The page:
Q4 2018’s slower GDP growth was mainly driven by a significant drop in fixed investment growth to -5.4% YoY.
Hong Kong’s economy growth is forecasted to moderate to 2.2% YoY in 2019 from 3% in 2018 as it continues to face stiffer headwinds on the back of cautious consumer and business sentiment amidst lingering US-China trade uncertainty, according to a report by the Bank of America Merrill Lynch (BofAML).
In Q4, Hong Kong’s gross domestic product (GDP) growth ground to a halt at 1.5% which is significantly lower than the 3.7% GDP growth recorded in the first three quarters, financial secretary Paul Chan revealed in a blog post.
Also read: GDP growth grinds to a halt at 1.5% in Q4
“The slower GDP growth in Q4 2018 was mainly driven by a significant drop in fixed investment growth to -5.4% YoY from 9.2% in Q3,” Helen Qiao, China & Asia economist for Merrill Lynch Hong Kong, explained, adding that private consumption growth also softened to 3.1% YoY from 4.8% in Q3.
“On the other hand, government consumption growth increased to 5% YoY from 3.3% in Q3, contributing 0.5 percentage points (ppt) to headline GDP growth. Contribution of net exports rose to 1.4 ppt from -4.1 ppt in Q3, as growth of imports of goods and services to -0.5% YoY from 7.1% in Q3 moderated more than that of exports did,” Qiao added.
According Qiao, stronger fiscal support may buffer risks in 2019.
In the Hong Kong Budget 2019, Chan announced that the government projects the budget will stay in surplus in the current and upcoming fiscal year. However, the consolidated budget surplus is expected to shrink going forward into medium term on both slower growth in revenue income amid higher expenditure growth.
The government revised up its fiscal surplus estimates to $58.7b from budgeted $46.6b for FY2018/19, due to lower estimates in both government revenue which was down by $ 8.1b and expenditure which was also down by $ 31.9b.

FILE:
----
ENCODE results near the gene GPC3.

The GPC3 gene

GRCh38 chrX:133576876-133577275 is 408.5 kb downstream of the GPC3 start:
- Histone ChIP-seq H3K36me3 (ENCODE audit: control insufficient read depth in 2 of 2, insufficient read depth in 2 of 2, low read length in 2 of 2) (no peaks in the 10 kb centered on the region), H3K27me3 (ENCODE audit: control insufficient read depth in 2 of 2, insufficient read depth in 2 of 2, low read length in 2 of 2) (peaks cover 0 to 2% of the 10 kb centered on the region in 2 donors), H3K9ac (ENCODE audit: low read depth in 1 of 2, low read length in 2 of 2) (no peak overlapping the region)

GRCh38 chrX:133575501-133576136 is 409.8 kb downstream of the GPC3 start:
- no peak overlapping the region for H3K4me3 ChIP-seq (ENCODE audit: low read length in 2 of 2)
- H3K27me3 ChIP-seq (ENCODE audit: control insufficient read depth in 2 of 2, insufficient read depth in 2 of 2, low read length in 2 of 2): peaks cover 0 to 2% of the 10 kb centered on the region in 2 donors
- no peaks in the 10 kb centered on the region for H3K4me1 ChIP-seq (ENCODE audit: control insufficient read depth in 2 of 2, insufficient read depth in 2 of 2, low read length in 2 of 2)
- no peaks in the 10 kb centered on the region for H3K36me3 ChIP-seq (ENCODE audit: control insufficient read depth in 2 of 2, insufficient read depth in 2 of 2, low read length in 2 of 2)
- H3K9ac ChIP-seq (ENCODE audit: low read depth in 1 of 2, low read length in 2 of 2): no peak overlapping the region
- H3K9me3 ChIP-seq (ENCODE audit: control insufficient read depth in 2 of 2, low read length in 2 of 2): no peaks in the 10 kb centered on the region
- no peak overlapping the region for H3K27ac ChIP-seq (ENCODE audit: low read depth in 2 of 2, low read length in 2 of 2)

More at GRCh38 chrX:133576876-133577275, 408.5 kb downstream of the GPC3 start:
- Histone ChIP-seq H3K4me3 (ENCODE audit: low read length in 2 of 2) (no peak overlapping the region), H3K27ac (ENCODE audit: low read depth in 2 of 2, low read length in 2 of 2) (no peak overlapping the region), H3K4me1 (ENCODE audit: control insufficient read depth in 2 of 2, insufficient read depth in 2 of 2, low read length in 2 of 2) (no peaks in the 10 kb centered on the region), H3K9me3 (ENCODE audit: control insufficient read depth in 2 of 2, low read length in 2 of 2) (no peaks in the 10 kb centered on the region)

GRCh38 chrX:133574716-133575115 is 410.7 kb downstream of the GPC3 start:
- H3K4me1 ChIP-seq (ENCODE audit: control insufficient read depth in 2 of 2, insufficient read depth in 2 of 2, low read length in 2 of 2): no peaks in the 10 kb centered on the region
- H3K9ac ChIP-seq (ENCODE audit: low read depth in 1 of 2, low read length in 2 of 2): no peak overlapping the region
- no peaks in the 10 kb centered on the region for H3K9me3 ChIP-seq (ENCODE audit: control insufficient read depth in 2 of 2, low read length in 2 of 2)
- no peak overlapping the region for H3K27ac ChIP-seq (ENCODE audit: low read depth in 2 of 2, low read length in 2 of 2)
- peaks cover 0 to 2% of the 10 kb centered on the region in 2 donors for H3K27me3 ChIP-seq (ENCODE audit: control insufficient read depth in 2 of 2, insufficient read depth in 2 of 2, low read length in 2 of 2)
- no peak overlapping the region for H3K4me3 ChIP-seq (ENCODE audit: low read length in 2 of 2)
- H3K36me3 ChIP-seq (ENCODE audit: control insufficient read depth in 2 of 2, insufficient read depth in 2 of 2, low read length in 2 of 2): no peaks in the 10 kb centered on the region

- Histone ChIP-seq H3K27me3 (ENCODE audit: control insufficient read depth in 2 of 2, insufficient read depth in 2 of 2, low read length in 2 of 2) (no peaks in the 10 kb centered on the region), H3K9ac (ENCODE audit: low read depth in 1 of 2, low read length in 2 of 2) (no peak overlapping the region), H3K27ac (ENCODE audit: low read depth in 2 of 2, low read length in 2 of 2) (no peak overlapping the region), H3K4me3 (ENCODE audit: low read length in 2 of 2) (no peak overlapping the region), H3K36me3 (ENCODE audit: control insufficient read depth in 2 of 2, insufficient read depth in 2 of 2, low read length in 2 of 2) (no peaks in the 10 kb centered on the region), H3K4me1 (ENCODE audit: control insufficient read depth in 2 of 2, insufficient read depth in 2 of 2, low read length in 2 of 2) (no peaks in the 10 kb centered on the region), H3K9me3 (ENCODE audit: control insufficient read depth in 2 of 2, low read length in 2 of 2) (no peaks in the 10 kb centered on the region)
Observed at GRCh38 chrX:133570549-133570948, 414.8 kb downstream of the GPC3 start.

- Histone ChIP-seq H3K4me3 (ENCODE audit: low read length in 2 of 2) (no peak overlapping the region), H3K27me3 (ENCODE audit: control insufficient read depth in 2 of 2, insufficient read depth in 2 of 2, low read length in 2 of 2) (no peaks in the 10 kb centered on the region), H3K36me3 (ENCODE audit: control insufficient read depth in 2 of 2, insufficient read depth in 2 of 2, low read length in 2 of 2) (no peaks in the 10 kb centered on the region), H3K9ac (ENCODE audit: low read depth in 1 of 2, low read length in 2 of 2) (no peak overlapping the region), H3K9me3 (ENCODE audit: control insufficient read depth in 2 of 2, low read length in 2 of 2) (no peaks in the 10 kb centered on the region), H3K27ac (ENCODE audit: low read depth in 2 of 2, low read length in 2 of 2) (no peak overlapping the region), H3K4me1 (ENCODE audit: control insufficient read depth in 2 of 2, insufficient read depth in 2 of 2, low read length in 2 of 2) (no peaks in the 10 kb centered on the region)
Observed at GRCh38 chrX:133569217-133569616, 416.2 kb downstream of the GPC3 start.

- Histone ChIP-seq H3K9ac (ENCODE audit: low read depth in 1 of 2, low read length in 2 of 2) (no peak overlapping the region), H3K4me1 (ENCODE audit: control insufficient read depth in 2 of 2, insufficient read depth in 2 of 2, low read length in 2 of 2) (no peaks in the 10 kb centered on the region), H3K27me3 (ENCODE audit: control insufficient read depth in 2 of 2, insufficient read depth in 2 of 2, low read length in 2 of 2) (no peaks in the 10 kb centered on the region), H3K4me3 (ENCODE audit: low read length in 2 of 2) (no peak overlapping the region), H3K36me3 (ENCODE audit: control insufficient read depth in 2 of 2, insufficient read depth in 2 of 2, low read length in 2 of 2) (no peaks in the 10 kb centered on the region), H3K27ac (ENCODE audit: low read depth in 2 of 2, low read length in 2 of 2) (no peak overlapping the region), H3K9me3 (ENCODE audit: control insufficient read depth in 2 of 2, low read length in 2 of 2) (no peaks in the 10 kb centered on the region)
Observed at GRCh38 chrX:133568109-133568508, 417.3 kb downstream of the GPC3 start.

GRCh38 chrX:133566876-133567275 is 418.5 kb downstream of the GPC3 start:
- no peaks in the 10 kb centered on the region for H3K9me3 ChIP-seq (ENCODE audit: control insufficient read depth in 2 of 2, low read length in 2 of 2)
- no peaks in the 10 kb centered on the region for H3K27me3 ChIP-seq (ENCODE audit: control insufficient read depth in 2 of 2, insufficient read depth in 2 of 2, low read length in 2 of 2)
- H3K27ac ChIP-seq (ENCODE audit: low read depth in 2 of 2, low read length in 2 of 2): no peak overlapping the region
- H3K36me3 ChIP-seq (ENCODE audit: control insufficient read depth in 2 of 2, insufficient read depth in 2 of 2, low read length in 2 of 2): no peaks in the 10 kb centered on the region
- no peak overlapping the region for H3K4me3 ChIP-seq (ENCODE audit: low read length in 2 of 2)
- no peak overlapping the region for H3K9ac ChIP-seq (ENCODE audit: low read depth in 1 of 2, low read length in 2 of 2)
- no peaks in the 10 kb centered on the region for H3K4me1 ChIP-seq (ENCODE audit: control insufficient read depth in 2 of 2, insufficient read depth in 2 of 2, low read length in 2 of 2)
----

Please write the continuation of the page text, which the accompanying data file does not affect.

“Government revenue fell below the original estimates due to lower stamp duties and land premium, whilst expenditure was saved on lower-than-expected spending in public works projects and other initiatives,” Qiao said.
Meanwhile, the government continued to introduce one-off relief measures to support domestic demand which will include salaries and profit tax rebate, waiver of property rates, and extra allowances to social security recipients, albeit at a lower level than the last fiscal year.
“On the other hand, student grants came out higher than last year and new measures came in place (elderly Health Care Voucher Scheme and support for enterprises). All in all, the package of relief measures amounted to around $42.7b, below the $58.1b level seen in FY2018/19, primarily due to the absence of recurrent tax measures,” Qiao noted.
Notably, the government also plans to bring back the housing reserves to avoid distortion of government financial position and spread over until 2022-23.
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